New apps trouble modern parents

Since 2012 there have been 9 suicides linked to the app

BUFFALO, N.Y. (WIVB) – Child predators are successfully using the latest cell phone apps to make physical contact with children.

In fact, a spokesperson for the FBI in Buffalo told News 4 in the last few years, all of their cases involving a younger victim involved some kind of cell phone app. News 4’s Nalina Shapiro took a closer look at four different free apps that parents need to know about.

Lancaster parent Jill Castellana worries about what her three teenagers are exposed to on their phones. She knows about Facebook, Twitter, Intagram and Vine, but hasn’t heard of the four apps troubling modern parents called Omegle, Whisper, the secret app and Ask.FM.

“Its overwhelming. I can’t keep up with them and for the kids, I feel bad I don’t know how they keep up,” Castellana said.

When searching for Omegle online, it clearly states you can talk to strangers with video or text chats. Users are supposed to be completely anonymous on the app and website. Commonsense.Org , a non-profit organization has a warning for parents. It said the conversations are filled with pornographic language — and strangers can send children inappropriate pictures.

The second app parents need to know about is called Whisper, intended for people 17 and older. People anonymously share their deepest most intimate secrets. Commonsense.Org says some people use whisper to solicit others for sex by using the app’s Geo-location “nearby” feature.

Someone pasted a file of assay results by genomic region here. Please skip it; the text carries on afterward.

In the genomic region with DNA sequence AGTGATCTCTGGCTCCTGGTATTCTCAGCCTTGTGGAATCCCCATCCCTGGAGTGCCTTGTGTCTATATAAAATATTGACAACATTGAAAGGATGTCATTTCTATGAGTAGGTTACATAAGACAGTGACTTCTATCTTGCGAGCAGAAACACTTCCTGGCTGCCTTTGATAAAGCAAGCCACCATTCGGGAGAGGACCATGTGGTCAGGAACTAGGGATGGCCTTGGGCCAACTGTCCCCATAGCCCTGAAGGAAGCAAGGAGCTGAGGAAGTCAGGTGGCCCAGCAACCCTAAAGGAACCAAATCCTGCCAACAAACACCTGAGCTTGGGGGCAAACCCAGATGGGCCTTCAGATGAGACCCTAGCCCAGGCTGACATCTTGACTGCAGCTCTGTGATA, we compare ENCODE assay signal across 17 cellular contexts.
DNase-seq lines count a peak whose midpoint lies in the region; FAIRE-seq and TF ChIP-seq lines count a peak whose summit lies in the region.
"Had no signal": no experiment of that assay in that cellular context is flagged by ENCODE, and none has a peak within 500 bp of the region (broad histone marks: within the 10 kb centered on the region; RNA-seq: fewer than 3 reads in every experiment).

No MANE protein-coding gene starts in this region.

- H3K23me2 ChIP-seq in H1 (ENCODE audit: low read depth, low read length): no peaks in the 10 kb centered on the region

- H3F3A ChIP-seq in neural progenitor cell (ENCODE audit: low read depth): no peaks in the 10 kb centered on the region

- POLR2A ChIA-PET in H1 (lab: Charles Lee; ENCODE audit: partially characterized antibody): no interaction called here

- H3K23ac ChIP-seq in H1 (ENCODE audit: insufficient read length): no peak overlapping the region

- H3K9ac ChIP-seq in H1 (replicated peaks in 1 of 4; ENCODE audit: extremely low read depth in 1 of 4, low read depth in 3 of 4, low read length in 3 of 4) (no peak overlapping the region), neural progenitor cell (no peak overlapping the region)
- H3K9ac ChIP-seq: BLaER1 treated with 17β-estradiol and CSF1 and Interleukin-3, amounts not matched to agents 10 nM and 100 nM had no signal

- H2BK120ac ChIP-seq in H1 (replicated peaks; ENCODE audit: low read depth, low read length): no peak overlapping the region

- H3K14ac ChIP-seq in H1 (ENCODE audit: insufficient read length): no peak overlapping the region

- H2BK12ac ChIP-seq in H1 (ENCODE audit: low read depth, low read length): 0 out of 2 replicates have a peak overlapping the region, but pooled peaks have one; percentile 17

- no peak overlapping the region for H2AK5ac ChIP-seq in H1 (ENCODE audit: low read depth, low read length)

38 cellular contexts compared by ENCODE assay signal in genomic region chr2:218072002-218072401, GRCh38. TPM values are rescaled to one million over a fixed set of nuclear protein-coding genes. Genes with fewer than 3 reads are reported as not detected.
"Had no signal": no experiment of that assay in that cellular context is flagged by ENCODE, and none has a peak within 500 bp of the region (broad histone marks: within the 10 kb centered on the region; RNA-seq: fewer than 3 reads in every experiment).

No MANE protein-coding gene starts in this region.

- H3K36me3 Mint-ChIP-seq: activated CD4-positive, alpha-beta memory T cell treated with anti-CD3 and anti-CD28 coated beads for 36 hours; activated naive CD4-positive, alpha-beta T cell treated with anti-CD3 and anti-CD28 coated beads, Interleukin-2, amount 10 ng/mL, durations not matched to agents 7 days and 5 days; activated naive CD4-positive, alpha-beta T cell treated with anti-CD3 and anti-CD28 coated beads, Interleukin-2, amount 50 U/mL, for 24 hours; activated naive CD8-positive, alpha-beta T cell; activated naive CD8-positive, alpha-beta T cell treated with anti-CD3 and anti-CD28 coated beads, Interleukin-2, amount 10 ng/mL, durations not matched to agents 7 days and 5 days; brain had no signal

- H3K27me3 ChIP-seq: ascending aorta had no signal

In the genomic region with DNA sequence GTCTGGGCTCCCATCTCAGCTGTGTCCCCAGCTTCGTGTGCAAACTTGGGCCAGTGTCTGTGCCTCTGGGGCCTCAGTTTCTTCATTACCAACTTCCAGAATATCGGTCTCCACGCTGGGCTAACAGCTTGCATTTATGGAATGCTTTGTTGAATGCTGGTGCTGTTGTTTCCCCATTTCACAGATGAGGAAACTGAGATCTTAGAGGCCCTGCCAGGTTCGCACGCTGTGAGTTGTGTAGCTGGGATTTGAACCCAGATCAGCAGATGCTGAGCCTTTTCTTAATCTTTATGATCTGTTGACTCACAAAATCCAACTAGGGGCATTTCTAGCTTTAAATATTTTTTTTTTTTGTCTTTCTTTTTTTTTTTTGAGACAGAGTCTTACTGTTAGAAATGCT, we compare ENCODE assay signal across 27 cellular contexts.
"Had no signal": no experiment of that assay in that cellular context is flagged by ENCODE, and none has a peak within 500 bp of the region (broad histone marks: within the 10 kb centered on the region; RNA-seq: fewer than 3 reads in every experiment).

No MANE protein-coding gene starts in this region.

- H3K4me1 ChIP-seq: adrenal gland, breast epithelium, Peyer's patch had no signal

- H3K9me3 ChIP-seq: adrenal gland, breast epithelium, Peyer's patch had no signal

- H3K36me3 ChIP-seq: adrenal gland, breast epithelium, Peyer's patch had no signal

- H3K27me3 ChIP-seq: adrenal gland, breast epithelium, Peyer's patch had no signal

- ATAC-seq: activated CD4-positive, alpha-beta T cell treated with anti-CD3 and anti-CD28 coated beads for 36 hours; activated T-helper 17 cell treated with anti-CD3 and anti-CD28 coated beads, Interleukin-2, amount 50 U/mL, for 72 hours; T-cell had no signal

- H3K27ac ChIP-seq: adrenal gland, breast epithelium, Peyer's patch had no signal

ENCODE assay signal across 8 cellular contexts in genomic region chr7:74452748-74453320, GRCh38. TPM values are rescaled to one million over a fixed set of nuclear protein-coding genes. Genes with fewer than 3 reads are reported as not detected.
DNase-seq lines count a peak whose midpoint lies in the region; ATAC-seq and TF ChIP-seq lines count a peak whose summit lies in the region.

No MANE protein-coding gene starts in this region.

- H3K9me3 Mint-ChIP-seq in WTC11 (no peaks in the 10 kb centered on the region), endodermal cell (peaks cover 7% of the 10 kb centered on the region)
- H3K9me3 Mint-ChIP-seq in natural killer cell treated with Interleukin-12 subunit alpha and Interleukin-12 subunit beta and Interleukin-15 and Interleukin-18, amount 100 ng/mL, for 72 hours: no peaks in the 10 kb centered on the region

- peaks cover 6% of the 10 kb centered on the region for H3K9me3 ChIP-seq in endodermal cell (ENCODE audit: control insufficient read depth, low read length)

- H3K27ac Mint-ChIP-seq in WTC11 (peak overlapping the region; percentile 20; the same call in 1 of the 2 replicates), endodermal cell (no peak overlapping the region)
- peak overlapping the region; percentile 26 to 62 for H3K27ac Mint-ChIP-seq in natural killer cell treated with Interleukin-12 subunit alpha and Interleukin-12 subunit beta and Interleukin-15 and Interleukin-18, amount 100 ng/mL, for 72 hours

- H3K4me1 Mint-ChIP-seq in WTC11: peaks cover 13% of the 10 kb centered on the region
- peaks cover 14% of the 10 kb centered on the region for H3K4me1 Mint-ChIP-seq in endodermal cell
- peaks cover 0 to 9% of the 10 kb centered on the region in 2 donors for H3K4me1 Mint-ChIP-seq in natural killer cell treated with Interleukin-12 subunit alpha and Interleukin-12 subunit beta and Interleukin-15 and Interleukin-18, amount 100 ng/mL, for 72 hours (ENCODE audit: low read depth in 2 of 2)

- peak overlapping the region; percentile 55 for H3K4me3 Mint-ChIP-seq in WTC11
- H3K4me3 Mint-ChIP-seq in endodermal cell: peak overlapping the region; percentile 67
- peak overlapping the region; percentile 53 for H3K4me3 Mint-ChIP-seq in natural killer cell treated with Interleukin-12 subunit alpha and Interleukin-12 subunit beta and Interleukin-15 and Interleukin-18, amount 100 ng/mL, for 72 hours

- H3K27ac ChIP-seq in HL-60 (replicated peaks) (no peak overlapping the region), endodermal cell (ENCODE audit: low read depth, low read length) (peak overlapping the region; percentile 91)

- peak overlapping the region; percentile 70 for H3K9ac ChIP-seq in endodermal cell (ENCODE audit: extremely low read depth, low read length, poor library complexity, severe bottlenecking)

Teens might think the words, pictures or videos go away when in fact they can multiply by millions. With a simple search online you can see those secrets that went public. Entertainment sites like feature Whispers online, most of them get millions of views.

The secret app is another application that lets users anonymously say whatever they want. It requires some private information but promises users will remain anonymous. One thing the app tries to prevent the use of names.

Castellana’s 17 year old daughter Sarah says apps like these lead to fights at school.

“You don’t even have a user-name or you can post anything about anyone without it coming back to you,” Sarah said.

Disturbing reports about another app called Ask.FM say it became popular because it lets kids ask questions and people submit random answers from things about their favorite foods to creepy sexual posts. Commonsense.Org says there are a lot of mean comments.

In fact, since 2012 there have been 9 suicides linked to the app, according to local and national media reports.

Castellana always worries about bullying and things that might be posted in the heat of the moment.

“Things you say you can’t take back and I think a lot of things posted they say because they were hurt and then later they look back and say oh I didn’t mean it like that,” she said.

All of these apps have hundreds of millions of users around the world. Psychologist Joan McCool at Buffalo State College said parents should know that pain kids feel on from mean comments on social media feels the same as physical pain because it lights up the same part of the brain.

The FBI said parents should ask their children what apps they want to use. Then parents should download the apps and know how to use them so parents can see what they are really all about.

Comments are closed.